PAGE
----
Wellington Scoop

Winners and losers on the waterfront

kumutoto bldg

by David Lee
With regard to the waterfront, when is the Wellington City Council ever going to learn? It must have spent at least $200,000 on its failed attempt to exclude the public from the resource consent process on North Kumutoto with Variation 11. Now it is seriously considering a proposal for a building that exceeds the height limit permitted by the Environment Court.

And who is to be the developer? It’s Willis Bond, again. Willis Bond has also been given an option on site 9.

In December, Ian Pike, CEO of the 100% council owned Wellington Waterfront, told the Wellington City Council’s Transport and Urban Development Committee that the proposed building would bring in $1million in rates. That figure is grossly exaggerated, as an examination of the rates paid by other buildings in this part of Wellington shows. According to WWL’s own report, the revenue from the motor home site, which the proposed building would cover, exceeds any rates the new building might generate.

Also at the December meeting, Cr Lester, dismissing public concerns over Willis Bond getting so many deals on the waterfront, likened the developer to the All Blacks. [Presumably because they always win]. Using this analogy, it needs to be pointed out that the referee doesn’t play for the All Blacks. This is not a game of rugby.

There will, however, be winners and losers: more of the waterfront’s finite open space will be lost. Public ownership will be lost. Views of the harbour from the city will be lost. The open character of that part of Waterloo Quay will be lost by the building’s ‘canyon’ effect. Visitors to Wellington will lose a unique motor home site, right in the city and alongside the harbour. Businesses in the central city will lose their patronage. Also lost will be the priceless publicity for Wellington internationally, generated by motor home site visitors. Ratepayers will lose the site’s $400,000 revenue.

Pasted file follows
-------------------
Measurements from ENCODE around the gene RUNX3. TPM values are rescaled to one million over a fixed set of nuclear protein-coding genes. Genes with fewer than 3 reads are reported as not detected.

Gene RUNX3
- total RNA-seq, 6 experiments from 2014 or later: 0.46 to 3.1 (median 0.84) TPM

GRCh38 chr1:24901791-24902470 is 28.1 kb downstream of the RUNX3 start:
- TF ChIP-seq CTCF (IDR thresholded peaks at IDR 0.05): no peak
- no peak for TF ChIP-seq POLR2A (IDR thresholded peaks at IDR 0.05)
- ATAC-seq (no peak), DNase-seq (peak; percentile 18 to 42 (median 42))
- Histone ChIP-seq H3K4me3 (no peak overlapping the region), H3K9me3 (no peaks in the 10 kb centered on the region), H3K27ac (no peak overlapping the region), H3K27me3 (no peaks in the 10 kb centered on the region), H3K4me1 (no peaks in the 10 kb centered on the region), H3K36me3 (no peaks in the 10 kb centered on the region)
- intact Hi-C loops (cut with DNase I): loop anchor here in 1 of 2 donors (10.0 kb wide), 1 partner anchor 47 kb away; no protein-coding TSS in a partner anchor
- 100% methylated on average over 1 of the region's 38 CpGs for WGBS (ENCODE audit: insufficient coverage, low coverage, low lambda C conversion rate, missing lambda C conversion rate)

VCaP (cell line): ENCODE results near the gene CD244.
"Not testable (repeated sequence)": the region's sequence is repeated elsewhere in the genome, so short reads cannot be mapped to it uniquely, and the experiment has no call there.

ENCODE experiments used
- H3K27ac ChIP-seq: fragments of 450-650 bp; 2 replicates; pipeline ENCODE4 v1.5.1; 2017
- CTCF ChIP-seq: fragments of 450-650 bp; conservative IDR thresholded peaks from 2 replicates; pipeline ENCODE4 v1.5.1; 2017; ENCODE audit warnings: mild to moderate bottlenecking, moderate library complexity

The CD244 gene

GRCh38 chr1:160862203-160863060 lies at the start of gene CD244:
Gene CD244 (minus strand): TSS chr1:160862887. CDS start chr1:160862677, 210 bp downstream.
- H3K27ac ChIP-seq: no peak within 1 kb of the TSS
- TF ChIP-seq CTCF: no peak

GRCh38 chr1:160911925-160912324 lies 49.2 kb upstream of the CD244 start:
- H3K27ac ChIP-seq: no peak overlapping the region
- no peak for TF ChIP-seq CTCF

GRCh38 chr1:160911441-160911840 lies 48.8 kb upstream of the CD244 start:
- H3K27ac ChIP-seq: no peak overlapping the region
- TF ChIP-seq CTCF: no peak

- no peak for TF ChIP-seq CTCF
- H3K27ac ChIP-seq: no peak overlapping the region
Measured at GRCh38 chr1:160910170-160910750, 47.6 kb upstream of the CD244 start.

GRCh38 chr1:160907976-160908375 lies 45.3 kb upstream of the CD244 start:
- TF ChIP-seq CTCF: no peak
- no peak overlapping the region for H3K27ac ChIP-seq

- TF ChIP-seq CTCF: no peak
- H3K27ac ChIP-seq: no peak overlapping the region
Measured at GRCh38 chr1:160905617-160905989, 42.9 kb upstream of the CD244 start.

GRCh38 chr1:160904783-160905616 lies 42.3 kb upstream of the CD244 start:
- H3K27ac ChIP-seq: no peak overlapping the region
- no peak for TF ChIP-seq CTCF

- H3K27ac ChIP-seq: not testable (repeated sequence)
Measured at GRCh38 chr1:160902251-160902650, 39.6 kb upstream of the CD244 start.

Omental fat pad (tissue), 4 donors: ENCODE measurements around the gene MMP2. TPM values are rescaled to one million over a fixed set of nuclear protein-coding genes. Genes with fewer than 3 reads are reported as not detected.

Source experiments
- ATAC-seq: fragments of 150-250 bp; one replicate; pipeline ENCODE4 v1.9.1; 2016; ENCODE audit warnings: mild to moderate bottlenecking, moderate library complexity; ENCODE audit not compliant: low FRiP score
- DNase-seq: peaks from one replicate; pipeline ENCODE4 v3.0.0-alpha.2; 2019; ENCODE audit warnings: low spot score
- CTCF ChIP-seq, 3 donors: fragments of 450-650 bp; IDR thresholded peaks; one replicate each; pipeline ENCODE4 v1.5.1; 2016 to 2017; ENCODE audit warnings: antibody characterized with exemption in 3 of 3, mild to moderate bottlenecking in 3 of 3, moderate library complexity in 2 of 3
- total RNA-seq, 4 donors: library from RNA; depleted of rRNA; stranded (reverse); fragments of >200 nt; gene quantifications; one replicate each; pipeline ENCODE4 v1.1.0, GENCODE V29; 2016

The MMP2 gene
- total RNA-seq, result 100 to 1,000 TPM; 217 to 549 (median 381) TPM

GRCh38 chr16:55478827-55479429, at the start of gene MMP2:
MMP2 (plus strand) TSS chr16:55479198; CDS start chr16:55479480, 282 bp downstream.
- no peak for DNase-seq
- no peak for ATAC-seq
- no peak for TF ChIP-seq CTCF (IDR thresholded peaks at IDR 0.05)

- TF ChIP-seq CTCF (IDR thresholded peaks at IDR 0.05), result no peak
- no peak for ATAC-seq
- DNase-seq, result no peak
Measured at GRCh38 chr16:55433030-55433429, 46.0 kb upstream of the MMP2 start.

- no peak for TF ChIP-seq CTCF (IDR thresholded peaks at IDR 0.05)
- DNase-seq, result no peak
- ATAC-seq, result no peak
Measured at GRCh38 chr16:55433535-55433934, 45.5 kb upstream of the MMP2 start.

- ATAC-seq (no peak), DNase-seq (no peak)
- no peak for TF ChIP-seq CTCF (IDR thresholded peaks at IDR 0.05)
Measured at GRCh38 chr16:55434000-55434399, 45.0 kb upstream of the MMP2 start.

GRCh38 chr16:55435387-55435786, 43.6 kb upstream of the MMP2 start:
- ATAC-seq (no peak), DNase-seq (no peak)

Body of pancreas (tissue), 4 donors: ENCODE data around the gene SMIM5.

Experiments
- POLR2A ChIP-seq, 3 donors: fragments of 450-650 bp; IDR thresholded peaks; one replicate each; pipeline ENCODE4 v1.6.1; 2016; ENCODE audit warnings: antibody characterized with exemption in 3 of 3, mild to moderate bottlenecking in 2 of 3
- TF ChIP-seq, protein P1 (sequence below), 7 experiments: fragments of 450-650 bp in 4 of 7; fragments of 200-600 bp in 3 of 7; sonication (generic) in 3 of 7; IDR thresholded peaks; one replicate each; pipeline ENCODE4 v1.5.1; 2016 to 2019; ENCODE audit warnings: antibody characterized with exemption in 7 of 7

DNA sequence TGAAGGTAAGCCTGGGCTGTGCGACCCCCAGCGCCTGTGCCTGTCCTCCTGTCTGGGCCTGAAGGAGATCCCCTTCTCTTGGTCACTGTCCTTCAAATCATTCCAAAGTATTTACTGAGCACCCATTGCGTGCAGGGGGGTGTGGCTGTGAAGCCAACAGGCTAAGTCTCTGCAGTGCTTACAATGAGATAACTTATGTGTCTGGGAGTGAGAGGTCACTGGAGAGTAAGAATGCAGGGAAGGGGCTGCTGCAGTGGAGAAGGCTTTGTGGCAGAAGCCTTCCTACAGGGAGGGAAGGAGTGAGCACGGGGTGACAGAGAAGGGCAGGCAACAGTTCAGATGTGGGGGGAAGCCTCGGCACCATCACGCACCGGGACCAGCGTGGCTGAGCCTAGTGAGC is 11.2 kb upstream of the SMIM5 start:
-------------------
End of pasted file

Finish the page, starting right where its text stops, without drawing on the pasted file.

If this proposed building is approved, fairness will also be lost, in that the council is providing a cheap site for one developer when other developers in the city have to pay market rates. It is also unfair (and inappropriate) for a council to be facilitating a private office building in competition with existing building owners who are ratepayers in the central city, at a time when businesses requiring office space are leaving Wellington. And finally the next generation will lose one of the last remaining options they would have for deciding use of waterfront land.

There is only one winner in this proposal, and that is Willis Bond.

David Lee is vice-president of Waterfront Watch.

City Councillors on the Transport and Urban Development Committee will be making a decision on the Kumutoto building proposal at a meeting on 8 April

Read also:
Willis Bond pushing the limits, again
Willis Bond’s dollar a year deal with the council